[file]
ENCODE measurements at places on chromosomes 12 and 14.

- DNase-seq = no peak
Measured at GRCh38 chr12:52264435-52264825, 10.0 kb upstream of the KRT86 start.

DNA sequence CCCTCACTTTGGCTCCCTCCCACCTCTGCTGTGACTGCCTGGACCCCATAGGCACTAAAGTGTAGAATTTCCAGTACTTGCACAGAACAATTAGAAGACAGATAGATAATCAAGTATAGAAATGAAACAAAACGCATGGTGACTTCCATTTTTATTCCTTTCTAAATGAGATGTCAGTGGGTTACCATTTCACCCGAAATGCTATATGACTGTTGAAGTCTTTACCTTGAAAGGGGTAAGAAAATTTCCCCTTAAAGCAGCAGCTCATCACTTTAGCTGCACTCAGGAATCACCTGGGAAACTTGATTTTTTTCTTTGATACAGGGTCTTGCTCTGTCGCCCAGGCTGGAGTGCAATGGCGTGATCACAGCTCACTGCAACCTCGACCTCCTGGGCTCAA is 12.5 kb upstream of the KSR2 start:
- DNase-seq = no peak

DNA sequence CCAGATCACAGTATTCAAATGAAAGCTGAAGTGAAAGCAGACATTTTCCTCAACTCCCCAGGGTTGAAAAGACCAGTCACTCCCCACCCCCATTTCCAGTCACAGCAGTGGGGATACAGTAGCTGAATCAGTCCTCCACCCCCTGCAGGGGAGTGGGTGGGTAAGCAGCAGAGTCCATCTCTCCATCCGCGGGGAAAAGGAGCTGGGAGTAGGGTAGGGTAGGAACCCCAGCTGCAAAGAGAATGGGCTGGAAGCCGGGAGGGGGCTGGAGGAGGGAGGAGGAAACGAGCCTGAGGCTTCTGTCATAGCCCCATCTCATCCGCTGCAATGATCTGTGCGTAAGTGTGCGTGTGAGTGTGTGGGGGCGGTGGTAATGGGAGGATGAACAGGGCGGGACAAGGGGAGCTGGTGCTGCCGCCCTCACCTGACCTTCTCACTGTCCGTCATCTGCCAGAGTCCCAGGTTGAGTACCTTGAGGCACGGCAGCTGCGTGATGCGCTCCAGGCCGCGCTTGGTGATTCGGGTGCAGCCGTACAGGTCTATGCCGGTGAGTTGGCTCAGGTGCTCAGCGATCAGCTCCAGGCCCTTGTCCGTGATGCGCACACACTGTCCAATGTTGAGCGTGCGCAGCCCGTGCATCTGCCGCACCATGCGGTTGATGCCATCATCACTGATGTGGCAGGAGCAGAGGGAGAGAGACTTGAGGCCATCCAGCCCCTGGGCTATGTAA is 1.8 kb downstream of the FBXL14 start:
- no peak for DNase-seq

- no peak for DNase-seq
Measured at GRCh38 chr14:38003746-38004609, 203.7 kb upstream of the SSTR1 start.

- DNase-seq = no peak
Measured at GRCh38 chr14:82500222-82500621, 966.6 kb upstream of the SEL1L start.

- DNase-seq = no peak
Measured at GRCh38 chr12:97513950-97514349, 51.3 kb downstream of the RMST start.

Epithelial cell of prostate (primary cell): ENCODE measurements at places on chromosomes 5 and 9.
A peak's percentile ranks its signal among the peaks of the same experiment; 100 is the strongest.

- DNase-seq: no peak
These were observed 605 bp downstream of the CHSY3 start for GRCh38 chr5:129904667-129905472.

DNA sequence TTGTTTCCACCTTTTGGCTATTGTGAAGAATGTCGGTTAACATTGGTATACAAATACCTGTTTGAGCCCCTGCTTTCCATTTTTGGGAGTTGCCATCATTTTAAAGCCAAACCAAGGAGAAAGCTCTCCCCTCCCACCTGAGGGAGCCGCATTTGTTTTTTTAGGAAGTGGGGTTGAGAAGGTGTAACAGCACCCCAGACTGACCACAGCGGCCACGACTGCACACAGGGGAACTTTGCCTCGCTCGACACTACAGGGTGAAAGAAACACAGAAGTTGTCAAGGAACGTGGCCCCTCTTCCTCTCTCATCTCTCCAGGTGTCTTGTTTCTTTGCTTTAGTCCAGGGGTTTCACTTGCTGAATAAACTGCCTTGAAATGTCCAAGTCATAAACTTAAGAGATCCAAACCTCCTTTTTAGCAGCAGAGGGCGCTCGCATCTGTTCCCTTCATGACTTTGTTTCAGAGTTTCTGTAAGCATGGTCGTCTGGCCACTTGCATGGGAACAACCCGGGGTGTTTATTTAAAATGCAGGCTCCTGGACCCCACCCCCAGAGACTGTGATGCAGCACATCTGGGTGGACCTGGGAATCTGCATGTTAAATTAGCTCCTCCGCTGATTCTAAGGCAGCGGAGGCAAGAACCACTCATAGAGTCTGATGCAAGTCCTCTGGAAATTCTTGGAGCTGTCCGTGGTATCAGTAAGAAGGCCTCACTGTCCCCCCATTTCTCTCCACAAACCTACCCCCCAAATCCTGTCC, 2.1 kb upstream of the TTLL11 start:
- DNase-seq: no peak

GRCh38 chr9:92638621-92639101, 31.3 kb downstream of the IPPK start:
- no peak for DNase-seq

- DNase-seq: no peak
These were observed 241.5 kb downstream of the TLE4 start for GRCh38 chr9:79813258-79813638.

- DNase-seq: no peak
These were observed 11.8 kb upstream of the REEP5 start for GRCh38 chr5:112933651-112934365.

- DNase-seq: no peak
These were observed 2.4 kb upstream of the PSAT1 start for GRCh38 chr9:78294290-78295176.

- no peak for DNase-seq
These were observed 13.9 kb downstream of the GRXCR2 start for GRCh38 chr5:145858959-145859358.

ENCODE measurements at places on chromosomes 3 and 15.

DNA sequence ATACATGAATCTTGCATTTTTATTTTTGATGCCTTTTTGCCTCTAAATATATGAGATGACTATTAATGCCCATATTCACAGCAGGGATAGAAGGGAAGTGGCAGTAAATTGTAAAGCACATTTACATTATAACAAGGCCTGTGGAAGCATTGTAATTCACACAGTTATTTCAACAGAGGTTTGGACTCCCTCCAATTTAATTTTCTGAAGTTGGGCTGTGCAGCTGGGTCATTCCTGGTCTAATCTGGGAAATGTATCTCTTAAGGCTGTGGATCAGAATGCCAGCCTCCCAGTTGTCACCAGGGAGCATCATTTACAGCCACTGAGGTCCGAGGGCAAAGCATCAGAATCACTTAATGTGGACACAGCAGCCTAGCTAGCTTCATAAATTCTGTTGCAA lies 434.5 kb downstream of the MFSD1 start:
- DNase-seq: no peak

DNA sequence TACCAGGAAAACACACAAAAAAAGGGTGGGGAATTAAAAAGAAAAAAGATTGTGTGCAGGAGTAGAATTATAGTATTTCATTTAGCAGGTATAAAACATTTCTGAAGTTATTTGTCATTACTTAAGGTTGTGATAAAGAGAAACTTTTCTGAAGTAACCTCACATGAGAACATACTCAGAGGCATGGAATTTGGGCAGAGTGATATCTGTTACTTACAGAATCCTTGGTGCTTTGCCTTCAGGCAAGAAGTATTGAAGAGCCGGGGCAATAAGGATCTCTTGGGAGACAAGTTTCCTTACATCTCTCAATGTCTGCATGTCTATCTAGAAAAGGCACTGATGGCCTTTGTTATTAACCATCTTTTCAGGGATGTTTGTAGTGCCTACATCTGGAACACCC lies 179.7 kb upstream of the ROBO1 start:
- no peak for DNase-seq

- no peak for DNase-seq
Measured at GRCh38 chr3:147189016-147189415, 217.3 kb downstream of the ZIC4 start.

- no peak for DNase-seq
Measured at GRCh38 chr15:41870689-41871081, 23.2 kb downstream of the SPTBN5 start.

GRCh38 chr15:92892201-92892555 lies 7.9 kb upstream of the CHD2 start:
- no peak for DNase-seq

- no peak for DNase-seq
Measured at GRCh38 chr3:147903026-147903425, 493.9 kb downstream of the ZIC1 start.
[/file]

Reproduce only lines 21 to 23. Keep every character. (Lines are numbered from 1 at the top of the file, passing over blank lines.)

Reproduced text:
- no peak for DNase-seq

- DNase-seq: no peak
These were observed 241.5 kb downstream of the TLE4 start for GRCh38 chr9:79813258-79813638.